Nowadays, more and more households are considering the use of renewable energy as a way to reduce energy costs and minimize their carbon footprint. One popular choice is the use of solar hot water systems. Solar hot water systems are efficient and reliable and can save you significant money on energy bills annually. However, before you decide to install one for your home, it is important to understand how it works and its components. In this blog post, we will deeply dive into the components of solar hot water systems, how they function, and their significance to the overall system. With this knowledge, you will be better equipped to discuss your options with a solar hot water installer and make an informed decision for your home.
The solar collector is the first component of a solar hot water system. It is tasked to capture sunlight and convert it into thermal energy to heat the water. The most common solar collector types are flat plate and evacuated tube collectors. The flat plate collector comprises a box with a transparent cover that houses solar absorbers. In contrast, evacuated tube collectors consist of glass tubes that have outer and inner tubes, and the space between them is a vacuum. When choosing a solar collector type for your solar hot water heaters Hawaii, consider the climate in your area, space availability, and efficiency.
The storage tank is where the heated water is stored and ready for use in your household. The storage tank’s size depends on the house’s expected hot water usage. You may need a bigger tank if you have a big family. Typically, the storage tank is well-insulated to help retain heat and guarantee the availability of hot water for your household needs.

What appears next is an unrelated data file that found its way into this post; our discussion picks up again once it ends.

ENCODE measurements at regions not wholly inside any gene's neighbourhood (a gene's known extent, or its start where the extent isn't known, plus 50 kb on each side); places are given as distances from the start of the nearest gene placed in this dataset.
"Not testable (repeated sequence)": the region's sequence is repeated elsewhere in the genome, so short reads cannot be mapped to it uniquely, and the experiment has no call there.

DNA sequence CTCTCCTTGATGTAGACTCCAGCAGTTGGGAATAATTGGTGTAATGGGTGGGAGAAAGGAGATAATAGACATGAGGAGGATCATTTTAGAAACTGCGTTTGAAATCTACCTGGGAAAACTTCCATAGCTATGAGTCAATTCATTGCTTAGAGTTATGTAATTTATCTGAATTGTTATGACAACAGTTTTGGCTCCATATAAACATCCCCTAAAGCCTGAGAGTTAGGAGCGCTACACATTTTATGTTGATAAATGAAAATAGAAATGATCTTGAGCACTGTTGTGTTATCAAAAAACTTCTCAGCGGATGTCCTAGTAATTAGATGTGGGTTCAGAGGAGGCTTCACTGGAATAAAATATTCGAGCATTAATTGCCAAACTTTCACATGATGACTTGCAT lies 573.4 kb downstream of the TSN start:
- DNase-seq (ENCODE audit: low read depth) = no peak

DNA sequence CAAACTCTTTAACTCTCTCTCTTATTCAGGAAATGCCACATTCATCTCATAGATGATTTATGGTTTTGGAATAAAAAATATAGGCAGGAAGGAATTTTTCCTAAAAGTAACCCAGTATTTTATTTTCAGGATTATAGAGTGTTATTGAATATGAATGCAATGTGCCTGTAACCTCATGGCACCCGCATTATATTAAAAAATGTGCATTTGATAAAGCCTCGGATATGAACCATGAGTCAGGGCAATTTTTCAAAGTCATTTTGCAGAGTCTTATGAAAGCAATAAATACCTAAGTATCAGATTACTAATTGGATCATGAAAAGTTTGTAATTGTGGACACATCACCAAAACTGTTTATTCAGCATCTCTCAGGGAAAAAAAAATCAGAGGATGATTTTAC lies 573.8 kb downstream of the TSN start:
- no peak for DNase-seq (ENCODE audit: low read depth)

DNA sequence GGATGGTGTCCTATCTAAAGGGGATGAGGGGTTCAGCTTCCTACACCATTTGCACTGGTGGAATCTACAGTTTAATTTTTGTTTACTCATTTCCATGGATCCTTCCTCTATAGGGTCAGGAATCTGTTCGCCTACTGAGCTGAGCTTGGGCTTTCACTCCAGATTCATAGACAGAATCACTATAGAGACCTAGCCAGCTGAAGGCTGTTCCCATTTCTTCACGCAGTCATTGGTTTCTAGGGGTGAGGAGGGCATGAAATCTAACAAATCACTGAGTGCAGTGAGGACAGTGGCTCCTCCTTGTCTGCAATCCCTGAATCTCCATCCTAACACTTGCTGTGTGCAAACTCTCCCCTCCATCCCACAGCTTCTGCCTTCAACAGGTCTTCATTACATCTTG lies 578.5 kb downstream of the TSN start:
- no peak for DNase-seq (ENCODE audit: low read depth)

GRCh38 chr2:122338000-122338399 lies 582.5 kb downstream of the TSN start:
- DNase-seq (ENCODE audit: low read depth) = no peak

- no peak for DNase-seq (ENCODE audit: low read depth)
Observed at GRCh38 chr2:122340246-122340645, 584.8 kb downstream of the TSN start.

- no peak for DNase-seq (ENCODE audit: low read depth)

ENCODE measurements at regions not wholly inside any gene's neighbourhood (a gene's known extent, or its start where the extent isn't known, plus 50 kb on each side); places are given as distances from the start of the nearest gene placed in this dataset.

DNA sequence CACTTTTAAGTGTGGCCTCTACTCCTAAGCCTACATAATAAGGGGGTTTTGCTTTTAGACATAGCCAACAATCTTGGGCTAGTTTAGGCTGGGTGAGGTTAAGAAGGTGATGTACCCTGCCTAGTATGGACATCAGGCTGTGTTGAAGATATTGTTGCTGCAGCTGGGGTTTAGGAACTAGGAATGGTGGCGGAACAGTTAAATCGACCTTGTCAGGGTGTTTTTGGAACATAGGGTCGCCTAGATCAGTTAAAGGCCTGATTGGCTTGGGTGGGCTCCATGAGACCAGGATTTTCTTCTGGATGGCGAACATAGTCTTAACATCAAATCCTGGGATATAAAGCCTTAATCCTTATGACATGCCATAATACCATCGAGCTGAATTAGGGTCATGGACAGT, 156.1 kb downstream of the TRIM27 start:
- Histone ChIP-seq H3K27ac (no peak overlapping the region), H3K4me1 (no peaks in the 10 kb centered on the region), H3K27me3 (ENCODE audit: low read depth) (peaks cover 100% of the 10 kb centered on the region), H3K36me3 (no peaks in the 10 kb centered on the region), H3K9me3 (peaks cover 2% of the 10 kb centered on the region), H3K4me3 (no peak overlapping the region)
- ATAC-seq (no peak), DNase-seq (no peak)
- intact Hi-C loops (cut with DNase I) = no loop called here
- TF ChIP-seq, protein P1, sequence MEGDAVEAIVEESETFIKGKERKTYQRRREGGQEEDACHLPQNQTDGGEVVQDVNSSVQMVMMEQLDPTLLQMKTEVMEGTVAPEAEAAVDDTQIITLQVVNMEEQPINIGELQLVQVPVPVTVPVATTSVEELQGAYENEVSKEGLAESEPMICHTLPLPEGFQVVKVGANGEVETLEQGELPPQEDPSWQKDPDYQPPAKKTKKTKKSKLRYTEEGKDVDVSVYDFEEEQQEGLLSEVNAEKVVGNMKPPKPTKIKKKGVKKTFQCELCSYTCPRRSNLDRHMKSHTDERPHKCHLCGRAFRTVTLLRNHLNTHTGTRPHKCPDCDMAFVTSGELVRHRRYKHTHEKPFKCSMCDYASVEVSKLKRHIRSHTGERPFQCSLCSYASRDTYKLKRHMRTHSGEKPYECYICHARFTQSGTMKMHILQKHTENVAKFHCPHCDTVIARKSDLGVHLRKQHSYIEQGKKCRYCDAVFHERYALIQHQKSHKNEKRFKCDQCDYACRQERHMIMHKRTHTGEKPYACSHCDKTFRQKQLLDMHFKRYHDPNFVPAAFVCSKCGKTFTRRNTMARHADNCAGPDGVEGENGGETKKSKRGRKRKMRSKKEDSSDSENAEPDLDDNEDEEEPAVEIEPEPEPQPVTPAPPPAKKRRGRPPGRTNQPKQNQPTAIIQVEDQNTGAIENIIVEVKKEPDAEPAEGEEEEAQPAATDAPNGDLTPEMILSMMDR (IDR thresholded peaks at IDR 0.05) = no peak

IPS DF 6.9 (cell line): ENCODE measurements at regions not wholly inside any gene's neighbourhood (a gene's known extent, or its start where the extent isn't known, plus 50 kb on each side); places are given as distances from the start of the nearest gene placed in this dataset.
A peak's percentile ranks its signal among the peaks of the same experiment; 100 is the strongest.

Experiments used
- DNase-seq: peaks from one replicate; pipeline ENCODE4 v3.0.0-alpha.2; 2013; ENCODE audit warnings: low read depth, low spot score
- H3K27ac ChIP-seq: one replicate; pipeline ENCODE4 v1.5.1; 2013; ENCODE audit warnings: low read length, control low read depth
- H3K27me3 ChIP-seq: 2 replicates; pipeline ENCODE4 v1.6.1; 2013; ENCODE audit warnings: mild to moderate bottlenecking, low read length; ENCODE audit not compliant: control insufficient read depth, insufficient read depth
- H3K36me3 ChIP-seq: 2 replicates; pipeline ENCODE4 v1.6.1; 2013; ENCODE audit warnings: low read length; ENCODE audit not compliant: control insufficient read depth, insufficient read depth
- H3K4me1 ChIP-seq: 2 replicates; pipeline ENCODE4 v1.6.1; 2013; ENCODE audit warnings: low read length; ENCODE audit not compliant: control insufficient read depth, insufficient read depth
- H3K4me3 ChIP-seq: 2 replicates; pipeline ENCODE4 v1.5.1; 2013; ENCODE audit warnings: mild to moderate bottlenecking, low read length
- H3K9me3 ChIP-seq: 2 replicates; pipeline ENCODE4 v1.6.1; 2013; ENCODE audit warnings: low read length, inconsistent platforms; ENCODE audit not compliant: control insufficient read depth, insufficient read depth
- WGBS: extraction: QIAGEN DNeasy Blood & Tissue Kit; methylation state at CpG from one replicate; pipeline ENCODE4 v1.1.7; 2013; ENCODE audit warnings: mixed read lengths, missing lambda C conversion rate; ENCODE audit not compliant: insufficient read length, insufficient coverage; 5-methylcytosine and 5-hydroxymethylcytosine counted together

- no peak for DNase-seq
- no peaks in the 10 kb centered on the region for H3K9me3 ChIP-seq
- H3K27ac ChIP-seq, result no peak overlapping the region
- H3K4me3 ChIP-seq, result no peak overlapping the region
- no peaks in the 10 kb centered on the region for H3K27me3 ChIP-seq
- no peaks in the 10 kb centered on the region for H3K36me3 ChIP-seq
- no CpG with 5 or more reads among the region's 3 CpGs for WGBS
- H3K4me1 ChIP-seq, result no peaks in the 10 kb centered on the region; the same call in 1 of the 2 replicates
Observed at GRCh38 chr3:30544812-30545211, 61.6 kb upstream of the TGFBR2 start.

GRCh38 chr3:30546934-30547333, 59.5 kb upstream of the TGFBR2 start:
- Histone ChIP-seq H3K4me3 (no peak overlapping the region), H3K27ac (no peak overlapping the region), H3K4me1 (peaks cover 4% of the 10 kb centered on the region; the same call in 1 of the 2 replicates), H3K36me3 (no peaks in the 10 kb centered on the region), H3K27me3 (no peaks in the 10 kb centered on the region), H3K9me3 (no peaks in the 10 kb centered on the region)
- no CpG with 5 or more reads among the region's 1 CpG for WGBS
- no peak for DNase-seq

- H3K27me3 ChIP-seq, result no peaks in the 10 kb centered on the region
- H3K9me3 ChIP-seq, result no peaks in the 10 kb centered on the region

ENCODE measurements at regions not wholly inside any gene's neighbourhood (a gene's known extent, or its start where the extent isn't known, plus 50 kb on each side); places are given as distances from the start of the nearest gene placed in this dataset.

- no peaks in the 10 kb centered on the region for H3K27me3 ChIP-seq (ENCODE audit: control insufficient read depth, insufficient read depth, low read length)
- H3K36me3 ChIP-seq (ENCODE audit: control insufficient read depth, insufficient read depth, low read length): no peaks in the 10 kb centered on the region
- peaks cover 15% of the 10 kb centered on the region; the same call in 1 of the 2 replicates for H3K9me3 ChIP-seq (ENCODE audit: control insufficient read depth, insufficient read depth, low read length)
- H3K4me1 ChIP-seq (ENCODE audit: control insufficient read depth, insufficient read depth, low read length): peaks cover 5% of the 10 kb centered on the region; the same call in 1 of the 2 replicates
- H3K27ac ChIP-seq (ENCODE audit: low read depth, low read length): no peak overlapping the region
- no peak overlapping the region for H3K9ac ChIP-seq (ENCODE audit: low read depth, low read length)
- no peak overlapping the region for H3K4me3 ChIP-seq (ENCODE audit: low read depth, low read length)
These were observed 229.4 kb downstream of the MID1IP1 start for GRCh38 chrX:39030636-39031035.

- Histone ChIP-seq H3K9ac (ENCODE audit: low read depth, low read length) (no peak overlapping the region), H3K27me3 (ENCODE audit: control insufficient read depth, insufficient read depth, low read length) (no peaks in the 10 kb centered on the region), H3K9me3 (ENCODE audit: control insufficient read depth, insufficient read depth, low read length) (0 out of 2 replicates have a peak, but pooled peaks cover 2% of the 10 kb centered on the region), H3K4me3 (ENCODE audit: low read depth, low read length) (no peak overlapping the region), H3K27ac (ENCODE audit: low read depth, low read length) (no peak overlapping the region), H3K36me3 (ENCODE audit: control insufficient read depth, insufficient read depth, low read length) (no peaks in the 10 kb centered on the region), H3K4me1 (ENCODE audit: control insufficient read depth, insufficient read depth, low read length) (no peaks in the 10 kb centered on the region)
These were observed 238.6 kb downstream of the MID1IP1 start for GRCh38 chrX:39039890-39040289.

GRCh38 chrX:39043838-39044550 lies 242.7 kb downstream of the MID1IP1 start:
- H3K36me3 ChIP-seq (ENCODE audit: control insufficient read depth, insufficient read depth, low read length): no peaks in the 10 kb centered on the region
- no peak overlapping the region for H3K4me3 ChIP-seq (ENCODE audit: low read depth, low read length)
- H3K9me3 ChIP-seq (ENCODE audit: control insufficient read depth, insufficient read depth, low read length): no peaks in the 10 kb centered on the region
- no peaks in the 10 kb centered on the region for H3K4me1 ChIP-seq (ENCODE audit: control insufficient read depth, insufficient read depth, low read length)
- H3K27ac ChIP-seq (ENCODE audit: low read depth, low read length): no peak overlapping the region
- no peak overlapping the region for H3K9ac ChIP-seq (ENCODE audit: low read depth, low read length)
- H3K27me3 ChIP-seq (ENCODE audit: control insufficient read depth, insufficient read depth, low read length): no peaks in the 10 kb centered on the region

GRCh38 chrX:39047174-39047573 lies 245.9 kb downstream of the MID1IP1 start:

The circulating pump moves the water from the solar collector to the storage tank. Some solar hot water systems have two pumps – a solar pump that moves water from the solar collector to the storage tank and another one – a backup pump – that pumps cold water to preheat it for use if there is not enough solar energy available to heat the water.
A temperature controller is an electronic device that regulates and monitors the water’s temperature in the solar collector and the storage tank and controls the pump’s operation. The controller ensures that the system provides enough hot water when needed, maximizes solar efficiency, and minimizes any standby heat loss – losing heat due to the difference in the air temperature and the water in the storage tank.
Backup Heating Element
A backup heating element is an option for days when no sunlight is available to heat the water. Suppose the solar hot water system is designed and installed appropriately and your household uses hot water efficiently; a backup heating element may only be required occasionally.
In conclusion, solar hot water systems are an excellent way to save money on energy bills and reduce your carbon footprint. The components vary in size and design depending on your household needs and the climate in your area. Understanding the functions of each component – solar collector, storage tank, circulating pump, controller, and backup heating element- is crucial in making the right decision when installing your solar hot water system. If you are considering installing a solar hot water system for your home, consult a solar hot water installer to discuss your options.